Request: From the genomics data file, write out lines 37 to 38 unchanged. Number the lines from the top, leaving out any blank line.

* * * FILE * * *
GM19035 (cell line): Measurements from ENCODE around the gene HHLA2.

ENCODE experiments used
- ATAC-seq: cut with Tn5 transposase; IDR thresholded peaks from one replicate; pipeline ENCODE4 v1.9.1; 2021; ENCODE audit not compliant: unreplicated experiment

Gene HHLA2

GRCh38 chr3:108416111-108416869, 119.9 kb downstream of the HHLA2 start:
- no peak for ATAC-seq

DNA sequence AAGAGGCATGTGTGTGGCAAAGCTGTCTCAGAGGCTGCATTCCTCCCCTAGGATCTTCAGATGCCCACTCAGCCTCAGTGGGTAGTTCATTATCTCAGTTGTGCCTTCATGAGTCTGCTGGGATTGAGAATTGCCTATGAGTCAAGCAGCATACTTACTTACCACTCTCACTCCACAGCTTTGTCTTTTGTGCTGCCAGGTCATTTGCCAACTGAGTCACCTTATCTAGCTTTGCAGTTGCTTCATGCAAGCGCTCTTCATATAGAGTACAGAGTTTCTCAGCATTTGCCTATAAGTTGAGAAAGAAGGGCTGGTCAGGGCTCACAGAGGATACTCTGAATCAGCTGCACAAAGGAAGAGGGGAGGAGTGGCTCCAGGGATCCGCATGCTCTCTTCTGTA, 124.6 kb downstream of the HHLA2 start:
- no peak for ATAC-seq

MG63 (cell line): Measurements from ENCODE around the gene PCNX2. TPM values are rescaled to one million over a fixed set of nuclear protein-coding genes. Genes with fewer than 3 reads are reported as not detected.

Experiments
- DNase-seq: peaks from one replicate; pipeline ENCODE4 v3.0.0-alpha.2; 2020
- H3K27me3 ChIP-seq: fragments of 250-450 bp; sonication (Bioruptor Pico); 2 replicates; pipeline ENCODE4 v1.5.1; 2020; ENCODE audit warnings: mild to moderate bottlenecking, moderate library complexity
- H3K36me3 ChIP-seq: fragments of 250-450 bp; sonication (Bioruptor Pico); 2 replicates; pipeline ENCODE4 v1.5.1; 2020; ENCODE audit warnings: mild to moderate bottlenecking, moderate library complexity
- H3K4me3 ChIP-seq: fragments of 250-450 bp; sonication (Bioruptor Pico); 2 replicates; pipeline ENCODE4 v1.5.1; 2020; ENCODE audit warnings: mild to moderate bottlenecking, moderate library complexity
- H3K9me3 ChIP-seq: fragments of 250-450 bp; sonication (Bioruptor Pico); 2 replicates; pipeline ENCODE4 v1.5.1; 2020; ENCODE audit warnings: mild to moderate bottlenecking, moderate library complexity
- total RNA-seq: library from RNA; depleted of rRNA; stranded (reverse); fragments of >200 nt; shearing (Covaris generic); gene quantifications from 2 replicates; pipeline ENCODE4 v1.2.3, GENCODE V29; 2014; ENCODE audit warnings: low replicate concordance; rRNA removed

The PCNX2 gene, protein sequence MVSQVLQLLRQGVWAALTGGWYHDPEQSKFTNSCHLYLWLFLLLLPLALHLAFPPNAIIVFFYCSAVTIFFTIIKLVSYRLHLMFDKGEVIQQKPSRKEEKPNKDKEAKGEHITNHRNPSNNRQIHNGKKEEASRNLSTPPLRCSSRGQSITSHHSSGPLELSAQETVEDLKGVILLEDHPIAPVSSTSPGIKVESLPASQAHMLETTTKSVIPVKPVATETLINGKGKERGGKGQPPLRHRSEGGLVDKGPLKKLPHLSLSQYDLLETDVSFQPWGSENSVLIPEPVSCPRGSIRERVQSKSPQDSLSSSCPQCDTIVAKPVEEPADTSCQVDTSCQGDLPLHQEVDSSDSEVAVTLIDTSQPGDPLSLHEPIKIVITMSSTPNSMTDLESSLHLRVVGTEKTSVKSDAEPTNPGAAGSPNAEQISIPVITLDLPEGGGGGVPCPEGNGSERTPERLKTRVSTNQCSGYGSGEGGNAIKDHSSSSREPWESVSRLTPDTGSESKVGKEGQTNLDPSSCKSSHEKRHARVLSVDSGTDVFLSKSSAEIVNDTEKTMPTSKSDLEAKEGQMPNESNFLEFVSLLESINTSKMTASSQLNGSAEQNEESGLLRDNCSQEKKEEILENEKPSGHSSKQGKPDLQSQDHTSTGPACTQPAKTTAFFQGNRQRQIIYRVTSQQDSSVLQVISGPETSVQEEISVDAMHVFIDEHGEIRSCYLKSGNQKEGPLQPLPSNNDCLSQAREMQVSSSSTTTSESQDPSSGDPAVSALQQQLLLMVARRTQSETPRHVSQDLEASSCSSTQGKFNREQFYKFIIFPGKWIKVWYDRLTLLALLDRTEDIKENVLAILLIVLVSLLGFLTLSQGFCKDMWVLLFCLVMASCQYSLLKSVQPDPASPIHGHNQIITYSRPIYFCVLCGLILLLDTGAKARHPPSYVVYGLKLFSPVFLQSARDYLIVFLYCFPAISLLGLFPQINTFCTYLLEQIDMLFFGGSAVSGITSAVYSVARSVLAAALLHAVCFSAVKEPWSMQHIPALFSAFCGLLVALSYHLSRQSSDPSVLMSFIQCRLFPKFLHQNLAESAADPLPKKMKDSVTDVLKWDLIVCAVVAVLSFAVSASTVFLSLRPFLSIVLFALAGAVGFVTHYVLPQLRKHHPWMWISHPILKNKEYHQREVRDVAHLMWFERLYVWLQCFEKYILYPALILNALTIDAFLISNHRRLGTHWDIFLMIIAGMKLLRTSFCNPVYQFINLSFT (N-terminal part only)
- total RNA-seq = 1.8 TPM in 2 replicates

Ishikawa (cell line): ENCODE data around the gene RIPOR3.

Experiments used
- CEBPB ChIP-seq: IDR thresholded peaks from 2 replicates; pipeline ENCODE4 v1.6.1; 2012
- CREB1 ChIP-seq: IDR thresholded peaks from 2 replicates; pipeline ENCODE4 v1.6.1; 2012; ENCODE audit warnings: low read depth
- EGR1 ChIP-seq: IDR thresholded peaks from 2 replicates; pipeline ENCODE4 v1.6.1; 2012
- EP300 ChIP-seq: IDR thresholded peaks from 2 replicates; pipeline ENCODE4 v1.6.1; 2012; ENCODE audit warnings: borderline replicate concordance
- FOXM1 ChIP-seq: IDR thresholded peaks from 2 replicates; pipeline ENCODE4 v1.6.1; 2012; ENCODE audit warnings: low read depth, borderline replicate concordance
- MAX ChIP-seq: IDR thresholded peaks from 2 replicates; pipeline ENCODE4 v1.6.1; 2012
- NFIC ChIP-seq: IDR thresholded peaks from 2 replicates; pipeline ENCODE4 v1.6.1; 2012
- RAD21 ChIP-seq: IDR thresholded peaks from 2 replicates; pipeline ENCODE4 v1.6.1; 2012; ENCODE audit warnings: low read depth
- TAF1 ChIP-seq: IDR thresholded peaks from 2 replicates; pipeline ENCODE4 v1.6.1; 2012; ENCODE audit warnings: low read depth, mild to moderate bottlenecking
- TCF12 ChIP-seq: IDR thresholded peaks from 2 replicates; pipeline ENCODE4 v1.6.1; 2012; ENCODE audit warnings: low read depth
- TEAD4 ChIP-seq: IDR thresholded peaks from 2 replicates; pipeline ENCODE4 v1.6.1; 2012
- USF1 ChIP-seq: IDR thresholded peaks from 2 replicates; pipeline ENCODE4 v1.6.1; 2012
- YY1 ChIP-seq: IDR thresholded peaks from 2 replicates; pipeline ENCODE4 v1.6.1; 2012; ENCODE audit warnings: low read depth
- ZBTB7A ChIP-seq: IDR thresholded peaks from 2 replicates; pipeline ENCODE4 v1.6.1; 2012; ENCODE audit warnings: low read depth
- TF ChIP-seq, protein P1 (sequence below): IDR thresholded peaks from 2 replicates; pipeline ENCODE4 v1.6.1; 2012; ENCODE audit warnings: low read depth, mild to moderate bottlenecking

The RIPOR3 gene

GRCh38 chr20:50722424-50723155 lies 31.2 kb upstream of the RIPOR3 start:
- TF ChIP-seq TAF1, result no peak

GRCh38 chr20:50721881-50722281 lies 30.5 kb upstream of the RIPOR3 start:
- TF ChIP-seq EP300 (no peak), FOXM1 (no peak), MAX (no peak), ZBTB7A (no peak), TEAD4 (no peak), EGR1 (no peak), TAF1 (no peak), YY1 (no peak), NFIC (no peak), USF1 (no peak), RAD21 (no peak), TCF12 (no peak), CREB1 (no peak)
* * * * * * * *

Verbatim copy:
GRCh38 chr20:50722424-50723155 lies 31.2 kb upstream of the RIPOR3 start:
- TF ChIP-seq TAF1, result no peak